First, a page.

track the health and changes of Missouri’s fisheries,” says Hrabik. “Some examples include improved trawling and electrofishing methods, the use of reward tags and surgically implanted data storage tags in telemetry studies, and collaborating with other state and national fisheries monitoring efforts. These techniques allow us to study fish movements, describe patterns in migratory behavior, and predict spawning success with many species, including sturgeons, paddlefish, catfish, and many other recreationally and commercially important fish.”
The Department’s Resource Assessment and Monitoring Program (RAM) monitors long-term trends in the health of Missouri’s warm-water, wadeable streams. This database helps direct conservation work to where it is needed most. Sampling sites are chosen at random from 17,507 miles of permanently flowing, but wadeable,Missouri streams.
“The program’s focus is on the living organisms in streams because their well-being is the ultimate goal of our stream conservation efforts,” says Matt Combes, Department resource scientist and RAM coordinator. “Fish and macroinvertebrates are affected differently by water quality and disturbed habitat, so it is important to sample a variety of organisms.”
One of the state’s longest, continuous monitoring programs is the Long Term Resource Monitoring Program for the Mississippi River. Staff at the Big Rivers and Wetlands Field Station in Jackson monitor a 50-mile stretch of the Mississippi River and provide managers, scientists and decision-makers with information on the long-term changes in fish communities, water quality, riverbank vegetation and land use.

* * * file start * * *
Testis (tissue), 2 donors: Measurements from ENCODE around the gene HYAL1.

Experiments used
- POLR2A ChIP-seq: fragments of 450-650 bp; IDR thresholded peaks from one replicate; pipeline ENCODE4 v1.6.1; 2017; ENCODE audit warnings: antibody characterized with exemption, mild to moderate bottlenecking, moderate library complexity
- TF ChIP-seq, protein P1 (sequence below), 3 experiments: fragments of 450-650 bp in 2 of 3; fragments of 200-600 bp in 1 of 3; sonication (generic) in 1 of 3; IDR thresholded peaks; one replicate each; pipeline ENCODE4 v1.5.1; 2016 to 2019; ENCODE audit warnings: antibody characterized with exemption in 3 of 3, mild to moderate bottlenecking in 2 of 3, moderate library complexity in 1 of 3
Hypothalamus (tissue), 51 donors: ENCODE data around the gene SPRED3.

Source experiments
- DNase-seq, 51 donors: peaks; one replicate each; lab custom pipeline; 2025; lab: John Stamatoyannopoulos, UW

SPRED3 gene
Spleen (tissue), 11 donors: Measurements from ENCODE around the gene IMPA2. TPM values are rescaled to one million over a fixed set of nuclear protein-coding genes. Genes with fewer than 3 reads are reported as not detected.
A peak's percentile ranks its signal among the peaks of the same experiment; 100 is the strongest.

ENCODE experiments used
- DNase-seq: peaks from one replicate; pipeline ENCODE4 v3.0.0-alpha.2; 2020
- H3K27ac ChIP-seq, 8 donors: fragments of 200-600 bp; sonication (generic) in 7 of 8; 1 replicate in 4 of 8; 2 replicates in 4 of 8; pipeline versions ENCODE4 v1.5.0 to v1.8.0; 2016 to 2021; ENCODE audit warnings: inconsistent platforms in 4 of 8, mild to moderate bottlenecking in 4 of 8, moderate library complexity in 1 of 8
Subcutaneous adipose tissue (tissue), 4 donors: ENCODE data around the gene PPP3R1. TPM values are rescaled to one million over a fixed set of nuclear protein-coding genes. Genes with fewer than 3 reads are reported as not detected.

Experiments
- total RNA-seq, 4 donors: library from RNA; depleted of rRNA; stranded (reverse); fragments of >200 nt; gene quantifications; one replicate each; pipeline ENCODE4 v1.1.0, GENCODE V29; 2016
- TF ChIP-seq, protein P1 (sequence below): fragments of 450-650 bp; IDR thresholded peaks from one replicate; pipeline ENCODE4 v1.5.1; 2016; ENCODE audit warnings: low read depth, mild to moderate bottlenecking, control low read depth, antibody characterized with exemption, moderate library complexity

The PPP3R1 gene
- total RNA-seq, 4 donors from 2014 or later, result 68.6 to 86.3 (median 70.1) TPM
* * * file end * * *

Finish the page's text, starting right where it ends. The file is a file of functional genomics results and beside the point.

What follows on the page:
To further monitor and improve fish, forest and wildlife management, MDC operates five field stations around the state, in Kirksville, Clinton, West Plains, Chillicothe and Jackson. Each field station has statewide responsibility for a designated ecological system: agricultural, grasslands, forests, and large rivers and wetlands along the Missouri, and Mississippi rivers, respectively.
“Field stations advance resource management by investigating questions surrounding fish, forest and wildlife management,” says Rochelle Renken, MDC resource science field chief. “At the field stations, researchers and managers work together to develop and evaluate solutions to management challenges. Examples of such collaborative work are evaluations of prairie chicken translocations, the effects of prescribed burning on the wood-product value of trees, and wildlife use of federally funded conservation practices in agricultural landscapes.”
Balancing The Needs Of People And Wildlife
Science-based conservation balances the needs of people and wildlife. How Missourians use and interact with the state’s fish, forests and wildlife is taken into account when making management decisions.
“Citizen input and involvement are critical to